TL;DR: A nested (hierarchical) SPN structure and the symmetric block cipher "Hierocrypt", implemented in C language on Pentium III, and shows the middle-class performance of final AES candidates.
Abstract: This paper proposes a nested (hierarchical) SPN structure and the symmetric block cipher "Hierocrypt". In the nested SPN structure, lower-level SPN structures are recursively embedded into S-box positions in SPN of the higher level. This structure recursively assures the lower bound of active S-box number, and high security level is efficiently realized. The 8-round Hierocrypt is implemented in C language on Pentium III, and shows the middle-class performance of final AES candidates.

36 citations

01 Jan 2000
TL;DR: The performance of the AES finalists, MARS, RC6, Rijndael, Serpent, and Twofish, on the high-end smart card that has a Z80 core with Toshiba’s arithmetic coprocessor is reported.
Abstract: This paper reports the performance of the AES finalists, MARS, RC6, Rijndael, Serpent, and Twofish, on the high-end smart card that has a Z80 core with Toshiba’s arithmetic coprocessor.

17 citations


Cited by
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Patent
10 May 2012
TL;DR: A secure data parser as discussed by the authors parses data and then splits the data into multiple portions that are stored or communicated distinctly, which can be used to protect data in motion by splitting original data into portions of data, that may be communicated using multiple communications paths.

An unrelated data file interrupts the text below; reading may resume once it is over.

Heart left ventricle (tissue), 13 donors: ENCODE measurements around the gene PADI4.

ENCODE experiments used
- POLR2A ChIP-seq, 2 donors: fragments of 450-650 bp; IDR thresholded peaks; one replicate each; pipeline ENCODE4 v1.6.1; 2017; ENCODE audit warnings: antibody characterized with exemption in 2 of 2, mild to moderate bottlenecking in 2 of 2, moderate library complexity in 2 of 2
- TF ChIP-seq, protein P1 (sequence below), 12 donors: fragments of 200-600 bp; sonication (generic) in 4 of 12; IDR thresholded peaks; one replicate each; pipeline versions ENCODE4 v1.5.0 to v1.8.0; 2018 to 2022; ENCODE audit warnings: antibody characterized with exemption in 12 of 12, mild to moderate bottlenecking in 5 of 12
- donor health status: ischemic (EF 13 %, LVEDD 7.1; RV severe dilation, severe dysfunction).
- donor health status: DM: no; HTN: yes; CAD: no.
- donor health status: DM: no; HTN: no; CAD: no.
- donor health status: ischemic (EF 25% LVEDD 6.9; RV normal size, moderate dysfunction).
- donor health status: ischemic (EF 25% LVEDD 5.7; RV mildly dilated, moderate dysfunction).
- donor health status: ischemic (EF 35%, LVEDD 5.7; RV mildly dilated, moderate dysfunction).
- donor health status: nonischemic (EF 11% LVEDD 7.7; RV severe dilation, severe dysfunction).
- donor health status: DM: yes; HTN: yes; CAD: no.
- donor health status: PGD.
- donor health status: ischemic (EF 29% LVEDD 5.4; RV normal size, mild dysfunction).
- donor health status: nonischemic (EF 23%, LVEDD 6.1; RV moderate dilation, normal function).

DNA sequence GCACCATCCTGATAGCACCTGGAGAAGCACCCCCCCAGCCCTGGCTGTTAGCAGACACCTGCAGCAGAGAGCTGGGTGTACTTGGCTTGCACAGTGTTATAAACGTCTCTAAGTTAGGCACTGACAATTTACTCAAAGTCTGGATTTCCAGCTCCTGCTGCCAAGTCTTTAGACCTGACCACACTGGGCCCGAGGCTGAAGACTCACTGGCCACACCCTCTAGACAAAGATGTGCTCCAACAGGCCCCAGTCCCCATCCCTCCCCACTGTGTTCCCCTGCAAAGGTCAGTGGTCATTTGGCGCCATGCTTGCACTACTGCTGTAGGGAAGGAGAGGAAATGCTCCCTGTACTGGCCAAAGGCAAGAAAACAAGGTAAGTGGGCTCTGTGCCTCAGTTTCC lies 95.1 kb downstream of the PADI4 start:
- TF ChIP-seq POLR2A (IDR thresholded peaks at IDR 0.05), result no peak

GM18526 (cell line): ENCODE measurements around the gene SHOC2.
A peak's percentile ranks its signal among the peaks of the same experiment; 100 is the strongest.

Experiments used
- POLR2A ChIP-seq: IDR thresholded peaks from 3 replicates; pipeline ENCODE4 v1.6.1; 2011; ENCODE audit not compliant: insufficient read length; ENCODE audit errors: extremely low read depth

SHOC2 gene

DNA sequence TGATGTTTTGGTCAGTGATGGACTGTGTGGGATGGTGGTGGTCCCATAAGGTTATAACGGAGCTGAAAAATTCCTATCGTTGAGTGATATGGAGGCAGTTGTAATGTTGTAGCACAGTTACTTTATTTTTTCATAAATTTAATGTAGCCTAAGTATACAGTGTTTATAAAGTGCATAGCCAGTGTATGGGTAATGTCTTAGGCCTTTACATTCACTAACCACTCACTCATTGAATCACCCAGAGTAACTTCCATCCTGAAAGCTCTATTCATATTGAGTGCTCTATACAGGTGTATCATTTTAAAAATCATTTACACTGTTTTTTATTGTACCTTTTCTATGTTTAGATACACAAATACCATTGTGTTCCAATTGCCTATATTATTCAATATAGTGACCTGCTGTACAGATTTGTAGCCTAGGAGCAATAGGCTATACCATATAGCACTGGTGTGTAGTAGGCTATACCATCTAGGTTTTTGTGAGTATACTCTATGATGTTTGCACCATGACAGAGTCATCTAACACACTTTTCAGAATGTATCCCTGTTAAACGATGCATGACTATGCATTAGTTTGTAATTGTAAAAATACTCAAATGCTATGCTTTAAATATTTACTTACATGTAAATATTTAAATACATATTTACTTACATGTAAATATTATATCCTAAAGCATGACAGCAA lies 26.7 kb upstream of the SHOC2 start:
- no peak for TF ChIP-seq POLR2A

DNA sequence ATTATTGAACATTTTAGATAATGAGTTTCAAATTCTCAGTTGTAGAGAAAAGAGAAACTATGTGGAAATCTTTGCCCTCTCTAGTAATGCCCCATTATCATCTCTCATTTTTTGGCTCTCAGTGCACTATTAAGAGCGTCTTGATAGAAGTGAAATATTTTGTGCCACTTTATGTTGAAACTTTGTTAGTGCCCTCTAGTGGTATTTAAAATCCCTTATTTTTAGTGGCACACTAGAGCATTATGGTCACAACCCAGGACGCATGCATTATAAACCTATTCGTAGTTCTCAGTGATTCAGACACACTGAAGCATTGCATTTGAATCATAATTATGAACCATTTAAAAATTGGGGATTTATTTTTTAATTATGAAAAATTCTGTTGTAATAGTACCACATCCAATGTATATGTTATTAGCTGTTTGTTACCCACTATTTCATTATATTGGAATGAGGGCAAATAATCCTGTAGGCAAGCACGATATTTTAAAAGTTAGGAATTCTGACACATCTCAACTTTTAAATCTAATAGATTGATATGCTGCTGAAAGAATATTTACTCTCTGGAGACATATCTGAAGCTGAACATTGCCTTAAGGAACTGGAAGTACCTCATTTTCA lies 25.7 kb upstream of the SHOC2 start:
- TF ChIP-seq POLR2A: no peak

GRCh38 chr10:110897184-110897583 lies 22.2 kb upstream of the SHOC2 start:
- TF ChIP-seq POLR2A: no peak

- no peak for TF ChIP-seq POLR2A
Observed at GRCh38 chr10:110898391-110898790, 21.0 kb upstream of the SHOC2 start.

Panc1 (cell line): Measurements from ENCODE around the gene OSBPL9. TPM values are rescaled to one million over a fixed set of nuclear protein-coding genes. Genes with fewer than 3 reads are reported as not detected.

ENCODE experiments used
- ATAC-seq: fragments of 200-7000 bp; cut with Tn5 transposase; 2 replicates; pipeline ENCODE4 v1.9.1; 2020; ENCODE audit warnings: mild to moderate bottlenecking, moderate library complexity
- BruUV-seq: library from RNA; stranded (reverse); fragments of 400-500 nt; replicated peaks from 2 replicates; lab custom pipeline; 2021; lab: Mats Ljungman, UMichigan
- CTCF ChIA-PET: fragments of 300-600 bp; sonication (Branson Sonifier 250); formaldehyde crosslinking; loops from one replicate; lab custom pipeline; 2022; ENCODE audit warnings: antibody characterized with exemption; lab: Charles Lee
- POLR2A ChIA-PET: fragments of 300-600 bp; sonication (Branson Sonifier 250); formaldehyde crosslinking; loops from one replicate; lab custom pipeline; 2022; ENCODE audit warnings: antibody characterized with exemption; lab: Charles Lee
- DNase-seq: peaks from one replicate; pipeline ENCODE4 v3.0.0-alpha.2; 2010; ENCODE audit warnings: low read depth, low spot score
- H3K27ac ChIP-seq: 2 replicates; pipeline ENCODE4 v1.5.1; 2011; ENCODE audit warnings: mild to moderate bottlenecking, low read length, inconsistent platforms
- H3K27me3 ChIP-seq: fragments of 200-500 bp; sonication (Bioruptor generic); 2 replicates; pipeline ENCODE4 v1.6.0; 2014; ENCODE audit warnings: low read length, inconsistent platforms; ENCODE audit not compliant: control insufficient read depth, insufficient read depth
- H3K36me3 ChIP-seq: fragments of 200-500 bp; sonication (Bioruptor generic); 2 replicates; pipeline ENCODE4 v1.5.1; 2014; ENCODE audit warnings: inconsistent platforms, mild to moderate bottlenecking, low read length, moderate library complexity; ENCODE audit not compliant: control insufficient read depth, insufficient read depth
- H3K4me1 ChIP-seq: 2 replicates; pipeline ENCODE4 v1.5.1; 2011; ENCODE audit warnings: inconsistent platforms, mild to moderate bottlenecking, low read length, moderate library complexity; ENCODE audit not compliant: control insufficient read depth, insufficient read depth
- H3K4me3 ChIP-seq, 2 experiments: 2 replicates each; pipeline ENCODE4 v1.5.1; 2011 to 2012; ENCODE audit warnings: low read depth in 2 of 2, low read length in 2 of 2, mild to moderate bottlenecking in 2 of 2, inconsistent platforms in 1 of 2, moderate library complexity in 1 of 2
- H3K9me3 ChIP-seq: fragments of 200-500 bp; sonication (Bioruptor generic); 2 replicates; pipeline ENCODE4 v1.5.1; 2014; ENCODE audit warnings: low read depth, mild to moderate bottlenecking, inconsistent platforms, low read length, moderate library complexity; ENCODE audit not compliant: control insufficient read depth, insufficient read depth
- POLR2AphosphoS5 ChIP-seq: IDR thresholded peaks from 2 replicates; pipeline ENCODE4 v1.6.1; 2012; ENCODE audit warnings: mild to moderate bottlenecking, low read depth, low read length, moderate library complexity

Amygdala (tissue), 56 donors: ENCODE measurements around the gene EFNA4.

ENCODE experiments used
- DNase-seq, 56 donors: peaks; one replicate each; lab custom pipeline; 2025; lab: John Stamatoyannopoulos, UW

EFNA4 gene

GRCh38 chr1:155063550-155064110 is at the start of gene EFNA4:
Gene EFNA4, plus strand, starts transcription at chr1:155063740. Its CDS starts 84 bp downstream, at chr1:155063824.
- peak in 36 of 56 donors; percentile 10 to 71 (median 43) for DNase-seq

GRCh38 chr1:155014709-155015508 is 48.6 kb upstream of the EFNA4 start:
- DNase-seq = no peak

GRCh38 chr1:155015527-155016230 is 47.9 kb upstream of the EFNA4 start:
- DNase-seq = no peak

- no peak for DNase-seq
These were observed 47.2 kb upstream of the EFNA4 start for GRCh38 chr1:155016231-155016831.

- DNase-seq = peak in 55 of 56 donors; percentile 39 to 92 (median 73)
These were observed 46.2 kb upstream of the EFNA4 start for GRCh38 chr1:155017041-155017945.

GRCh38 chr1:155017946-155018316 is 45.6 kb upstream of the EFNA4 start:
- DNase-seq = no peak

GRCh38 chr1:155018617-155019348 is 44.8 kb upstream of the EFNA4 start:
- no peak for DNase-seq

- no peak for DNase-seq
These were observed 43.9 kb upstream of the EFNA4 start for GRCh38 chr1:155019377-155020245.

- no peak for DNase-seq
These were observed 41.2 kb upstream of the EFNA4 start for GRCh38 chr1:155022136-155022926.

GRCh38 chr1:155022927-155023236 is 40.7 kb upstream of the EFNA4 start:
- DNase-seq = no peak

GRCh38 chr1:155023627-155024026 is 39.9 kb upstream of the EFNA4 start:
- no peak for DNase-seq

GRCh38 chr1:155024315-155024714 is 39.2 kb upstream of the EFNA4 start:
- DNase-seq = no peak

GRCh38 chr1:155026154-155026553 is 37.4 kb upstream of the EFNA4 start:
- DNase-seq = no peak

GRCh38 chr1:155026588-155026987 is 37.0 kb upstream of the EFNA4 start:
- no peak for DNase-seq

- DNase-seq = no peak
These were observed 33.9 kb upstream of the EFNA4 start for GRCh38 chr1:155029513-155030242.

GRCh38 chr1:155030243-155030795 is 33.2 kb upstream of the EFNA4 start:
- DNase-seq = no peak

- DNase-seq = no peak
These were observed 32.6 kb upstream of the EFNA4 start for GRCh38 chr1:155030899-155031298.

Abstract: A secure data parser is provided that may be integrated into any suitable system for securely storing and communicating data. The secure data parser parses data and then splits the data into multiple portions that are stored or communicated distinctly. Encryption of the original data, the portions of data, or both may be employed for additional security. The secure data parser may be used to protect data in motion by splitting original data into portions of data, that may be communicated using multiple communications paths.